Greek state broadcaster ERT remains "on-air" despite the Greek government's surprise move to shut it down with the loss of nearly 2,700 jobs.

Using a combination of company-owned and personal equipment, ERT staff are producing interviews and debate from their studios and broadcasting them via streaming.

Prime Minister Antonis Samaras insists ERT was a "symbol of waste and lack of transparency".

The move to close the broadcaster is designed to help Greece meet its debt bailout obligations.

There has been huge opposition to the closure, which prompted a nationwide strike and brought thousands onto the streets in protest.

Seeking to avert political instability, Mr Samaras has invited two left-wing junior coalition parties opposed to the shutdown to talks next Monday.

A senior government official said Mr Samaras was open to discussing their proposals and a compromise was likely, though he did not intend to back down from closing ERT and relaunching a smaller, more efficient entity.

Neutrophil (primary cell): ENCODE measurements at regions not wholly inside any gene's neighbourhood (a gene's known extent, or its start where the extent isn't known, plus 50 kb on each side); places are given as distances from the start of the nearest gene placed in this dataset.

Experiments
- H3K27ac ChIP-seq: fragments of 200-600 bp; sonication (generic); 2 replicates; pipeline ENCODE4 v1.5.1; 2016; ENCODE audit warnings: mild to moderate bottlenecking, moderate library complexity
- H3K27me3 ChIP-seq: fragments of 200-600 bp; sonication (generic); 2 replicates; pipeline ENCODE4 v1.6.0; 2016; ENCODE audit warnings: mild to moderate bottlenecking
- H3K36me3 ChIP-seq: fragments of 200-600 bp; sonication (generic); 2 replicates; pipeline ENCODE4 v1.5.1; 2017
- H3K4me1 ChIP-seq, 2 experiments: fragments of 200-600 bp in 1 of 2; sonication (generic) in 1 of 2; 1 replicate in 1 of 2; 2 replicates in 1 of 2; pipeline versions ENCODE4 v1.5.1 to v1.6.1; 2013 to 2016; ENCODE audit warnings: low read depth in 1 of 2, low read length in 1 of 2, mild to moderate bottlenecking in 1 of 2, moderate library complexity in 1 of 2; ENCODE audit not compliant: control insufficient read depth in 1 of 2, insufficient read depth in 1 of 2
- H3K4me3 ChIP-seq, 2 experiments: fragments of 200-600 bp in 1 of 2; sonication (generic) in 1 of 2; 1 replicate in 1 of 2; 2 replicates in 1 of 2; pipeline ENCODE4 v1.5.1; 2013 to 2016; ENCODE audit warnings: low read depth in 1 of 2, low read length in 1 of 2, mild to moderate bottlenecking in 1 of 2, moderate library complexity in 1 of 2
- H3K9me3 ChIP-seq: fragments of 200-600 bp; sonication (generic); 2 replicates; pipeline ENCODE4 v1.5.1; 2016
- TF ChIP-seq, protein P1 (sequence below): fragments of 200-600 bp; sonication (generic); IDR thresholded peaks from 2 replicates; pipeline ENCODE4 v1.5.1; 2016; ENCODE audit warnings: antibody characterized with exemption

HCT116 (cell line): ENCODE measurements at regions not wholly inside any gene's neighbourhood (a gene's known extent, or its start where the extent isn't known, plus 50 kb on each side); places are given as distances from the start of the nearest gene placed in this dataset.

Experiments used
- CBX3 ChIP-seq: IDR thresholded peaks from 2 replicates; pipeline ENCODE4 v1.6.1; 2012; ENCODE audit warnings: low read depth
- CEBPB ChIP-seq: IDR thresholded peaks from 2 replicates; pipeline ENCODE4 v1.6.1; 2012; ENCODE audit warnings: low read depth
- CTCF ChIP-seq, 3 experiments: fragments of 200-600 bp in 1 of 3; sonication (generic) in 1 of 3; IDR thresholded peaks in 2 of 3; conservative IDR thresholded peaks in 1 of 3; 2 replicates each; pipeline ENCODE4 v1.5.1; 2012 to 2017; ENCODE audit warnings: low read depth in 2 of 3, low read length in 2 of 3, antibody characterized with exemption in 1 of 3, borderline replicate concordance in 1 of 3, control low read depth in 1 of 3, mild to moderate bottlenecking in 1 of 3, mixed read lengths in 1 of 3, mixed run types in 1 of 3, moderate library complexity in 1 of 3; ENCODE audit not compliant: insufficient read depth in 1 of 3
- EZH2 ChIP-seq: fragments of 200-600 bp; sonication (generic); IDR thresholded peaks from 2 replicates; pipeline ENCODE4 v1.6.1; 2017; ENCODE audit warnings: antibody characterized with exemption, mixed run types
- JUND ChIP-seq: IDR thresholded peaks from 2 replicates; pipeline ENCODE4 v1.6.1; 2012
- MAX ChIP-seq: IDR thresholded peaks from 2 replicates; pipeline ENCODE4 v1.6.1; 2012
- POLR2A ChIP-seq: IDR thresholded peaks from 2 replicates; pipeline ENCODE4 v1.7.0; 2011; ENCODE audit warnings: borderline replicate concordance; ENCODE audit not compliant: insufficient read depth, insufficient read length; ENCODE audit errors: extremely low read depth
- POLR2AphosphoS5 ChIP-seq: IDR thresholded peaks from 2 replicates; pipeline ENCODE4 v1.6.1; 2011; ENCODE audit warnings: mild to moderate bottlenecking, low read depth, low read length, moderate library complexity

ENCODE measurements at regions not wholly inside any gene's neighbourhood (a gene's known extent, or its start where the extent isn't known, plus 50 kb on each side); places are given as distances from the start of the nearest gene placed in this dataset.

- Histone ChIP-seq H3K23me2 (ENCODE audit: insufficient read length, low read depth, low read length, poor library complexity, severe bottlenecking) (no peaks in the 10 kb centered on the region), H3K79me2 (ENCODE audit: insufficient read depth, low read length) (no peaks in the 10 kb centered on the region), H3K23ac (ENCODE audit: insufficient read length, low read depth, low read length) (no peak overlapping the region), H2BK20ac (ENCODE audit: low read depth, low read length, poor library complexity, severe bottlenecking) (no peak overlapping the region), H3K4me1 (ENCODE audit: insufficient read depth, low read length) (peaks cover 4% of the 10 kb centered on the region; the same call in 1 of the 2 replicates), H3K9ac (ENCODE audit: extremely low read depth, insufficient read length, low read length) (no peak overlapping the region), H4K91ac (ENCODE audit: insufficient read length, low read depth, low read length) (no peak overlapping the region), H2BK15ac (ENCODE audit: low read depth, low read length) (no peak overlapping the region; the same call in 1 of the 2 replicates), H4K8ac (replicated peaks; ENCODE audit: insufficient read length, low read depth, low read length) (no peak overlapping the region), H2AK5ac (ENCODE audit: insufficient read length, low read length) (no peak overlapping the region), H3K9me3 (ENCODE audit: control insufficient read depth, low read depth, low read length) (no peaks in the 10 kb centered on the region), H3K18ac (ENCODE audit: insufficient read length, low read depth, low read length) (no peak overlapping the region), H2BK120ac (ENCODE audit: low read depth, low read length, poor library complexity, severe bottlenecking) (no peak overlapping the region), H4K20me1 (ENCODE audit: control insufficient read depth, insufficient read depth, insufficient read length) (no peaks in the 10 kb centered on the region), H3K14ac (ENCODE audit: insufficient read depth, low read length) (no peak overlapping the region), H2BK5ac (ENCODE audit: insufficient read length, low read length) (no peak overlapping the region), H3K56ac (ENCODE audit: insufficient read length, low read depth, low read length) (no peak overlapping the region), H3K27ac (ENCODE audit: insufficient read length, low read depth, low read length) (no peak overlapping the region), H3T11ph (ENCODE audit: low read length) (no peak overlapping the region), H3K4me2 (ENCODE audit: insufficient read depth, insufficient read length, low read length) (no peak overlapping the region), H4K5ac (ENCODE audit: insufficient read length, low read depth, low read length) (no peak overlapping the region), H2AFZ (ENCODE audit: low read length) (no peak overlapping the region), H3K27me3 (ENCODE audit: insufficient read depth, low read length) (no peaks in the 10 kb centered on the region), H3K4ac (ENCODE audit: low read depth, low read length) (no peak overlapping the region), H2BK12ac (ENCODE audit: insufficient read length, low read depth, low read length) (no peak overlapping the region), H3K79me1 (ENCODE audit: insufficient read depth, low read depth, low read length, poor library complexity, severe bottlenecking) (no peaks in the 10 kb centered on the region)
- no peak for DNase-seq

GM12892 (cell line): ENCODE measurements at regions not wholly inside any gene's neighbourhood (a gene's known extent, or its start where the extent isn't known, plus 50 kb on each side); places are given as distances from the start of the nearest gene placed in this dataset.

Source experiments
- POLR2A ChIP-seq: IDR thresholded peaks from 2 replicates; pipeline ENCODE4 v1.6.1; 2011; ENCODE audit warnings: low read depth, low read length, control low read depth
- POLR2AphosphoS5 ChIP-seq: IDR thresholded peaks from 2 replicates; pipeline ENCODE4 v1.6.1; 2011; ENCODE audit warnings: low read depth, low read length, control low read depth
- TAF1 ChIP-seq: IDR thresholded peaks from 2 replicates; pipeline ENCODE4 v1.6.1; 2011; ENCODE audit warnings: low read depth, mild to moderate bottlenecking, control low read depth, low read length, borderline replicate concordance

"I believe there is scope for compromise and we will not go to new elections," the official told Reuters.

The partners, who want ERT switched back on immediately, welcomed the meeting, but kept up a critical broadside.

"The country doesn't need elections, they would be a colossal mistake, but PASOK is not afraid of them," Socialist PASOK chief Evangelos Venizelos said.

"We support a radical restructuring of ERT, but not with blacked-out screens."

The coalition has regularly bickered over austerity policies and immigration issues.

Opinion polls show both PASOK and Democratic Left would struggle to keep their share of parliamentary seats if elections were held now.

Mr Samaras's New Democracy has widened its lead over the hard left Syriza, but would fall well short of the majority needed to govern alone without smaller allies.